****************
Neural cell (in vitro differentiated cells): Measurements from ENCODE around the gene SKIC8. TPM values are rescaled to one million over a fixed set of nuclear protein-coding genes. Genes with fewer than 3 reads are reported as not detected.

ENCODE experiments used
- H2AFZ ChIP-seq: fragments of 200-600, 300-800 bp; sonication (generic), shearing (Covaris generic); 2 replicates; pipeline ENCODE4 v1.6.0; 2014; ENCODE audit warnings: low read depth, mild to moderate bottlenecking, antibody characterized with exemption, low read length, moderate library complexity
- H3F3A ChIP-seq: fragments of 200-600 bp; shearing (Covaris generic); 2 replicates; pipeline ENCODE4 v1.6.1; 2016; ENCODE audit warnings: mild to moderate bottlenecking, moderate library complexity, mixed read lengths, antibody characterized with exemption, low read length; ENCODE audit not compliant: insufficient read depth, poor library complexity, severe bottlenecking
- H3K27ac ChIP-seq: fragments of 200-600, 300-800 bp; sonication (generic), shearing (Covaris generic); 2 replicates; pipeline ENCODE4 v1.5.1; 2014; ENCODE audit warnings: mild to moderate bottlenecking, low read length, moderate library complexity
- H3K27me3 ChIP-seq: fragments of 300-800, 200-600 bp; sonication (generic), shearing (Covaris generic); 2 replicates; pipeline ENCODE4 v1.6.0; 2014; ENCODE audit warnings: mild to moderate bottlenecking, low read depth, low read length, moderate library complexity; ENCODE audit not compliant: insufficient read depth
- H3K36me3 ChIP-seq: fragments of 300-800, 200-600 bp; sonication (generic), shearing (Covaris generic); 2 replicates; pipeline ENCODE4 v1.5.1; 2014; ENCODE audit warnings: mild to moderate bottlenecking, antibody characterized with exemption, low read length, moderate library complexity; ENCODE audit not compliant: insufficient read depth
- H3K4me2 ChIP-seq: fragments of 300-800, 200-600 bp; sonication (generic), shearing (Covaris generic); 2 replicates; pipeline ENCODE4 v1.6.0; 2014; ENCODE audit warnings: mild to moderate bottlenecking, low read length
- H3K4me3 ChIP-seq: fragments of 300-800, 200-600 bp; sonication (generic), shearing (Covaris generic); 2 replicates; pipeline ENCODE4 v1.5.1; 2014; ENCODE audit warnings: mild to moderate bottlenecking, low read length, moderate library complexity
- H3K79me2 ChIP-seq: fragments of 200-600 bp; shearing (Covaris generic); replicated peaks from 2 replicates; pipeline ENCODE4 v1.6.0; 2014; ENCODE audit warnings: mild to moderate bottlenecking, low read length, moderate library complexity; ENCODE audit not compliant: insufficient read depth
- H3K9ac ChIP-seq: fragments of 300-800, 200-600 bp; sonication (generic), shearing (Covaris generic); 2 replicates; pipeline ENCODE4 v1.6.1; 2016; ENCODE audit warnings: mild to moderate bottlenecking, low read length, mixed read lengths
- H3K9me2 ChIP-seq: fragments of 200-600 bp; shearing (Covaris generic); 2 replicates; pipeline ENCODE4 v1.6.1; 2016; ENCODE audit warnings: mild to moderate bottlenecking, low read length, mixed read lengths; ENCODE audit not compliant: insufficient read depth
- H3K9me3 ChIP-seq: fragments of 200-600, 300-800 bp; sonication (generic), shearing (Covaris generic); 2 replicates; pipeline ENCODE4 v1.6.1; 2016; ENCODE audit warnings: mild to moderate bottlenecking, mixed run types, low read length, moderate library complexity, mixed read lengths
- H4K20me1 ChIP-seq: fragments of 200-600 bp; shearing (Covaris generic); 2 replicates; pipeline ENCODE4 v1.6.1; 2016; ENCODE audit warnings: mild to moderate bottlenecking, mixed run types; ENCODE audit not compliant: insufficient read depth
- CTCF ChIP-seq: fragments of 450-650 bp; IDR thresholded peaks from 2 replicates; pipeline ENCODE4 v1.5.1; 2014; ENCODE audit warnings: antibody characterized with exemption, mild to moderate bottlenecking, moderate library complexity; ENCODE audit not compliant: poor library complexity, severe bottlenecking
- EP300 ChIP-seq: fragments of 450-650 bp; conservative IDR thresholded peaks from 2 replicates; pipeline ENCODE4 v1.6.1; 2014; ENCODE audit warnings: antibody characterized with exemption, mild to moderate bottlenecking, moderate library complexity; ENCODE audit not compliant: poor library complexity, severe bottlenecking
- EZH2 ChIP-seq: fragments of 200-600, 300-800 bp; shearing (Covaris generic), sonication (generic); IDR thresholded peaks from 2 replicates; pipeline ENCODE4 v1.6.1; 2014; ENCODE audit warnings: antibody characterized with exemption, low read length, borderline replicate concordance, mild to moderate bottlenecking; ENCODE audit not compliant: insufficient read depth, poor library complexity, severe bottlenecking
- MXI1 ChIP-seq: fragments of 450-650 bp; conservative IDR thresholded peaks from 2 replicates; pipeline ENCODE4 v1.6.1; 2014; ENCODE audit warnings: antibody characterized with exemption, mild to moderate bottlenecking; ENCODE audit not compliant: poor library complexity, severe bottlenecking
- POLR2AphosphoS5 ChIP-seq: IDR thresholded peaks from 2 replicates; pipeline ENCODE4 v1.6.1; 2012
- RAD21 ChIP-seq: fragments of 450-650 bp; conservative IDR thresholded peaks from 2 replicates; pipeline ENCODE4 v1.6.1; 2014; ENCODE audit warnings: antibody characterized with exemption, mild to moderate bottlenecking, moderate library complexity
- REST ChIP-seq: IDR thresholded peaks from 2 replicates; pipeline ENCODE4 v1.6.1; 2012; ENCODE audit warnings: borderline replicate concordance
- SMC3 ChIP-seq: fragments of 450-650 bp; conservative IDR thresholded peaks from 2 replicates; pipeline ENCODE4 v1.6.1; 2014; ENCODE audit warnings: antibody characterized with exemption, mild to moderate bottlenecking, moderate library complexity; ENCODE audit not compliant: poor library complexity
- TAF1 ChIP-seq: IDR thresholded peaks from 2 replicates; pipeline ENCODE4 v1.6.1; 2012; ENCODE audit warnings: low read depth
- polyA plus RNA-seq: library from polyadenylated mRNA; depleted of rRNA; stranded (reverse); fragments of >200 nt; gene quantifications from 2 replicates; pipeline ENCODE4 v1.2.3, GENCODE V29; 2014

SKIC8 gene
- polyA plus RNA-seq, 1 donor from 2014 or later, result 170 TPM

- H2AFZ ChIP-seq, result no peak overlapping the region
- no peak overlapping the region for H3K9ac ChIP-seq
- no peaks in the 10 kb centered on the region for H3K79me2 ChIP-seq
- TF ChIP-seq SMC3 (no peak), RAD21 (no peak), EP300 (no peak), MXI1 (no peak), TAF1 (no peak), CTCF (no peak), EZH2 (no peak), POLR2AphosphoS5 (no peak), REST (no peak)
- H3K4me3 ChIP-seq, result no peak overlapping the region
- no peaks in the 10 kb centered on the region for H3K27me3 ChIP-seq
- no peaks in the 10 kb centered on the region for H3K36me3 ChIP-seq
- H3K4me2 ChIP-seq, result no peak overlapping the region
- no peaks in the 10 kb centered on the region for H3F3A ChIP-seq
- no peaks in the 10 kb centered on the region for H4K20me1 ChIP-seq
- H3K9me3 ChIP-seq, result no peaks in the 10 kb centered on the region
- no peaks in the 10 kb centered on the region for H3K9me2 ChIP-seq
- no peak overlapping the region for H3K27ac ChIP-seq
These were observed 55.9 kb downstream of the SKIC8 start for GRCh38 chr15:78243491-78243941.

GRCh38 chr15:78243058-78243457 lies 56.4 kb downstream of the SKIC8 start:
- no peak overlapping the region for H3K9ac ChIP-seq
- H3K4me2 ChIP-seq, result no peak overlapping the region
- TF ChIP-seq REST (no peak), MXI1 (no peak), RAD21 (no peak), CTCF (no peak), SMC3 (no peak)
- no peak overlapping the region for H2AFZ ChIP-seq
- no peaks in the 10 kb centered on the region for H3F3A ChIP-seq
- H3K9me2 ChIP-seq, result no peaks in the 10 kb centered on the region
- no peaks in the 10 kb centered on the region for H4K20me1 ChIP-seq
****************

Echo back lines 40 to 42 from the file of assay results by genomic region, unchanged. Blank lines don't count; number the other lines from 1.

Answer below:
These were observed 55.9 kb downstream of the SKIC8 start for GRCh38 chr15:78243491-78243941.

GRCh38 chr15:78243058-78243457 lies 56.4 kb downstream of the SKIC8 start:
- no peak overlapping the region for H3K9ac ChIP-seq